Recently I began the process of remodeling and rebranding my website, moving the domain to bayareaseosolutions.com.
Even as a SEO expert / consultant in San Francisco, the last time I thought seriously about my website was 2013 – the year I built it. So much has changed not only in terms of the services that I offer, but also with Search Engine Optimization marketing in general.
Google went through major algorithm updates, including the Humming Bird update and the addition of RankBrain. Humming Bird, which I predicted was going to happen back in 2013, has helped Google consolidate search results for similar queries through its sophisticated understanding of language.
When you search for a SEO expert vs a search engine optimization specialist, you shouldn’t get drastically different search results, and now you don’t.
RankBrain has taken into account more quality metrics – like user experience, time spent on page and SERP click thru rates.
All of this has made doing SEO marketing more of a challenge, but still just as exciting and full of opportunity. I hope that all of you will take moment to peruse my new website and check out the the many services I offer. I’ve listed the deep links below.
Bay Area Tag Manager Specialist
S.F. AdWords Expert, Account Manager
As I look forward to experiencing my new brand identity, I also want to take this moment to reflect on one SEO campaign story that helped me learn first hand which tactics and strategies lead to the most success when marketing organically on Google.
When long-form content became king
In late 2014 I was working for a email technology startup that hadn’t quite pinned down what its core product was going to be. They dabbled in offering many different cut out services, and one product which combined them all into a single, installable chrome extension.
None the less I was excited about some of the traction we were gaining on Google. We had a new domain so I knew it would take time to add enough content and links to make a difference. But we were also in a relatively new field. Within the first 3 months we had reached the first page for a number of key search phrases.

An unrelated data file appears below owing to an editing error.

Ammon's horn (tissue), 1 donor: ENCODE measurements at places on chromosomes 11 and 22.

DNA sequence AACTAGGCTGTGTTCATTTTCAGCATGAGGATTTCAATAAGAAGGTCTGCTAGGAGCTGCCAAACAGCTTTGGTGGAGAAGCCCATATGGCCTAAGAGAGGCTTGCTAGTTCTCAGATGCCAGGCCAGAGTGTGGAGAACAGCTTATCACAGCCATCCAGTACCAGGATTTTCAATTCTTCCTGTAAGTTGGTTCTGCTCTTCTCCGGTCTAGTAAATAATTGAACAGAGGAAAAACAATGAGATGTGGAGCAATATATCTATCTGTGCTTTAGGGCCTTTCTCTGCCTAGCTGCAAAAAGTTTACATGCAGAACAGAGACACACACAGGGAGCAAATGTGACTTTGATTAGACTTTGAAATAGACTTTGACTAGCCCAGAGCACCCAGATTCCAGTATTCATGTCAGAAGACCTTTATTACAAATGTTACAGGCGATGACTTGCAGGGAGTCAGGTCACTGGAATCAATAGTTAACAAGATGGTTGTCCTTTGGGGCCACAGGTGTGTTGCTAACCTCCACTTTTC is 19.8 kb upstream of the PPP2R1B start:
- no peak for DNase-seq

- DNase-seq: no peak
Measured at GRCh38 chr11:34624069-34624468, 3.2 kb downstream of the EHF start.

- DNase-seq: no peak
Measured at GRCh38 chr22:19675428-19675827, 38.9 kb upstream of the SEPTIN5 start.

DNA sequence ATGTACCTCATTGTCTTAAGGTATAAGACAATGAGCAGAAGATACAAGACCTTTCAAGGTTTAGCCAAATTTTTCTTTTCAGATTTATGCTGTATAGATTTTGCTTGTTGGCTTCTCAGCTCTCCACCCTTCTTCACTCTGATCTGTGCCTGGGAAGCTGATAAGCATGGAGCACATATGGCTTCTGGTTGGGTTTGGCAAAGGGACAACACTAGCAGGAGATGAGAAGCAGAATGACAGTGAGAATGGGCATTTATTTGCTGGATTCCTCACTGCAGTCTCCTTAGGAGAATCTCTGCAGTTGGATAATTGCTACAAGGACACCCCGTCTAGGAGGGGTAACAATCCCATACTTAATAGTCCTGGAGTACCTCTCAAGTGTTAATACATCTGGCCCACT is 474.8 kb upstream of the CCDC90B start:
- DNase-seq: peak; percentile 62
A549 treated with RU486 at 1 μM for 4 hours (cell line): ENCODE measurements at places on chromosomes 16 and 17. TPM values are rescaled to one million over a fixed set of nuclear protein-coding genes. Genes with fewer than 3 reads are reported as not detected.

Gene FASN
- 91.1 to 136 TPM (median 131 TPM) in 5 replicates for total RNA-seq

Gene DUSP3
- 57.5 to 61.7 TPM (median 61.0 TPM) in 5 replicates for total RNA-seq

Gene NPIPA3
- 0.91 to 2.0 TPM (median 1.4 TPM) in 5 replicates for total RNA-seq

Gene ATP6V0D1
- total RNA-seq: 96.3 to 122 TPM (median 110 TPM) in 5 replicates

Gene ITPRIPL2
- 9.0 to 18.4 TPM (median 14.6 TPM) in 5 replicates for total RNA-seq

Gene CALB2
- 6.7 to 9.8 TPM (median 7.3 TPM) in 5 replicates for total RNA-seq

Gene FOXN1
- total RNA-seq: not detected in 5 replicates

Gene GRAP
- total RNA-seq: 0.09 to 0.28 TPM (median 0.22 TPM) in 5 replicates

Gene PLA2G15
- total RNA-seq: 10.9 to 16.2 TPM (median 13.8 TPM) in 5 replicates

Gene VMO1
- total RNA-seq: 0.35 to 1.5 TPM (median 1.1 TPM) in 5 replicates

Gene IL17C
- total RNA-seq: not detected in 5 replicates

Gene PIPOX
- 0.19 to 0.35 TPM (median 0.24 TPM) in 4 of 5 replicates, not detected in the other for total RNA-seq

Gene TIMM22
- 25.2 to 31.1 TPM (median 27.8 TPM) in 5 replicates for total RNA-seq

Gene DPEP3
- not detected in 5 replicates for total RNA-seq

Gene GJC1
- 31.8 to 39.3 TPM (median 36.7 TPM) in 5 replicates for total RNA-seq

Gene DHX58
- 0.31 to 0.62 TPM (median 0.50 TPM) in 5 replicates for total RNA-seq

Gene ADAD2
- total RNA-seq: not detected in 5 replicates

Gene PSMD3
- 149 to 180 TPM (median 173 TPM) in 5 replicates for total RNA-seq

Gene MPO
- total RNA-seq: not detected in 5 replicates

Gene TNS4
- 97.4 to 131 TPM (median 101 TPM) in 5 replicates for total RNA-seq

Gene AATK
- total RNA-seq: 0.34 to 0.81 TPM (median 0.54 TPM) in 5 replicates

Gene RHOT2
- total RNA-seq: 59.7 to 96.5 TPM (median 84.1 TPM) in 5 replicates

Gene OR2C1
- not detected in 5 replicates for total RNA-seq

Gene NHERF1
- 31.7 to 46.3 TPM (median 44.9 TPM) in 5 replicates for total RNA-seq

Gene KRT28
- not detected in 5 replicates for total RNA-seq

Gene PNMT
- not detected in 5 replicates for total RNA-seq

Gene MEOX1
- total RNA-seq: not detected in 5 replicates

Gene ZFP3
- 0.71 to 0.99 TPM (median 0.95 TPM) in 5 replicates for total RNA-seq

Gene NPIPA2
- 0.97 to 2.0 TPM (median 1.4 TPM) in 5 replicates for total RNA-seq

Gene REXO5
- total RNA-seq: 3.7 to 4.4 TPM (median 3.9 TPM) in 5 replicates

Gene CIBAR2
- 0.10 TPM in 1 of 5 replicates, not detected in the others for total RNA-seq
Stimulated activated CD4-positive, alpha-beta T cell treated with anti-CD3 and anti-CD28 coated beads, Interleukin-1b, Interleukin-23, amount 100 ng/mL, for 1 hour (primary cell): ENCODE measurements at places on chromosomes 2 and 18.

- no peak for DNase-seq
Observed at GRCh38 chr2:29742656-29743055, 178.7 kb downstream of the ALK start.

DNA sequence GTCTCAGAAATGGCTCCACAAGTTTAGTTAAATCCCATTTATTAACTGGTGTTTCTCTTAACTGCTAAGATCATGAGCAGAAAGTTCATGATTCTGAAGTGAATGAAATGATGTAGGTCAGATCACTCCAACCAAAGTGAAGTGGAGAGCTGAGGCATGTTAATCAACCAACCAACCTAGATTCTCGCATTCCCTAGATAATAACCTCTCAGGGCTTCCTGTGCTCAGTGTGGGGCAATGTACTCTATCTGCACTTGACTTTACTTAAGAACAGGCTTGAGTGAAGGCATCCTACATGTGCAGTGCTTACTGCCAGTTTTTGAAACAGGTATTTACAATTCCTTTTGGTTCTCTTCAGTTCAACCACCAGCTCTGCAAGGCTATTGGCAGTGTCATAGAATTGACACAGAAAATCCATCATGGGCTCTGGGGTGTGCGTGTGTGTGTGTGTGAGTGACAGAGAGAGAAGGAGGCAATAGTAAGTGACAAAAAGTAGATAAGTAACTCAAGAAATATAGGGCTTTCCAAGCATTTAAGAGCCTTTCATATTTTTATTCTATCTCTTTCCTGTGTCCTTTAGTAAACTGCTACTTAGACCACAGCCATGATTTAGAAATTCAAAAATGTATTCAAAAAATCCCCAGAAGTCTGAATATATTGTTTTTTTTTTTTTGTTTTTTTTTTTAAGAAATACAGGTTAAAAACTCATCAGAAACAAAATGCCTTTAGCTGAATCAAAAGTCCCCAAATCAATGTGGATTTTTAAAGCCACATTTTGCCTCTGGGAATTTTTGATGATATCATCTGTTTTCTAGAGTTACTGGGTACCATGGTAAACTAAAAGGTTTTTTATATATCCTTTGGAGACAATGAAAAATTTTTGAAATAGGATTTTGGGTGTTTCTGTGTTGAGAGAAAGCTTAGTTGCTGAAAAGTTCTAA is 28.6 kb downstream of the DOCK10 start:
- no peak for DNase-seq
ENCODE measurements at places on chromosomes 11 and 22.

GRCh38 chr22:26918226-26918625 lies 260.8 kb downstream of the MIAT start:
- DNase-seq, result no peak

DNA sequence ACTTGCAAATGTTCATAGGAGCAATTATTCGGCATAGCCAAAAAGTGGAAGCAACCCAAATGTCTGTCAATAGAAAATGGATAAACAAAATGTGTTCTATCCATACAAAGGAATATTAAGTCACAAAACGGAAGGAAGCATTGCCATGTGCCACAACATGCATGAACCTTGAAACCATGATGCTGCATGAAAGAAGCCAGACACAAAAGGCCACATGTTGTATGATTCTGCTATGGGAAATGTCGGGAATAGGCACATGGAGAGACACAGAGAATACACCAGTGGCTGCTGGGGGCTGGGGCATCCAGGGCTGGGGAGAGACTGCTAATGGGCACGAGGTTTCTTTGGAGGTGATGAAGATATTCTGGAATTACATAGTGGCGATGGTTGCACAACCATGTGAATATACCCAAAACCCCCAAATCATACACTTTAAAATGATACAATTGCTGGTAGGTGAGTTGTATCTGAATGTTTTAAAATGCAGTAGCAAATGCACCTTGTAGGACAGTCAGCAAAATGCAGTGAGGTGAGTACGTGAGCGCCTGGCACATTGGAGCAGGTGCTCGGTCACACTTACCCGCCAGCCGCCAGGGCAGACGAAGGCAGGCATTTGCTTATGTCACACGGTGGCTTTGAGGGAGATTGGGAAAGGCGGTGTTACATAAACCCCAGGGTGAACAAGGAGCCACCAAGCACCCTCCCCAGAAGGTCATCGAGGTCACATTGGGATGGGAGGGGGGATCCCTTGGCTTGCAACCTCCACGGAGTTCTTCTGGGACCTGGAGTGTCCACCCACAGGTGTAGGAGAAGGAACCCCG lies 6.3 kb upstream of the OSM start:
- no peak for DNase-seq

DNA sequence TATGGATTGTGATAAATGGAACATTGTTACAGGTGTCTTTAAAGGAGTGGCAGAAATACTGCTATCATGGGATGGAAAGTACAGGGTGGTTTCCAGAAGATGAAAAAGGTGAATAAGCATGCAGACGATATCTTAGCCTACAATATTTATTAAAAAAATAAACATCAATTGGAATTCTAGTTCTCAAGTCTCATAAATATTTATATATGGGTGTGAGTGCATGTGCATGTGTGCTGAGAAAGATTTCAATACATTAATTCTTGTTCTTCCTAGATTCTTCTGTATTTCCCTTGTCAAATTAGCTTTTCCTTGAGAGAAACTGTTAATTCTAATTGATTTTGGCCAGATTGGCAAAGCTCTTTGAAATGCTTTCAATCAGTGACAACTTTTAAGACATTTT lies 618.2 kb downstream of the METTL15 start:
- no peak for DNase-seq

At the time I was focusing my effort on 8-12 800 word articles each month, with lots of internal linking and keyword rich anchor text. The on-page SEO for our top level navigation pages evolved the first two months before I finally settled on the right keywords.
We had a sister website which I used to cross link to content on our primary domain, and we landed a few guest blogs on relevant websites, each getting us a quality link back.
The day before Thanksgiving I was told that the company wanted to push a new Outlook email plugin and they wanted my thoughts on how we could capture searchers looking for Outlook plugins.
I thought this would be almost impossible, as Outlook plugin was not a phrase we had anywhere on the website. There was no current content to leverage and we were probably not in the top 100 for such a phrase.
I Googled “Outlook email plugins” and the very first article was a list based, long form piece of content: “The Top 50 Outlook Email Plugins.” Ok, I thought to myself, I’ll do a list of 51.
10 hours and 3500 words later, I put out an article that within 1 week ranked for 40 different “outlook plugin” related phrases. In fact if you Google “Outlook plugins” today, 4 years later, that piece of content is still #1.
This was when I learned long form content would be essential to SEO success going forward.
If there’s one piece of advice I could give to SEO marketers out there, it’s to create in-depth valuable, shareable content.
Not only is your ranking potential going to be huge, but it could last years. The right piece of content can save an entire campaign and make your life 10x easier. Plus, clients will be singing your praises long after you’re done.
Thanks for reading.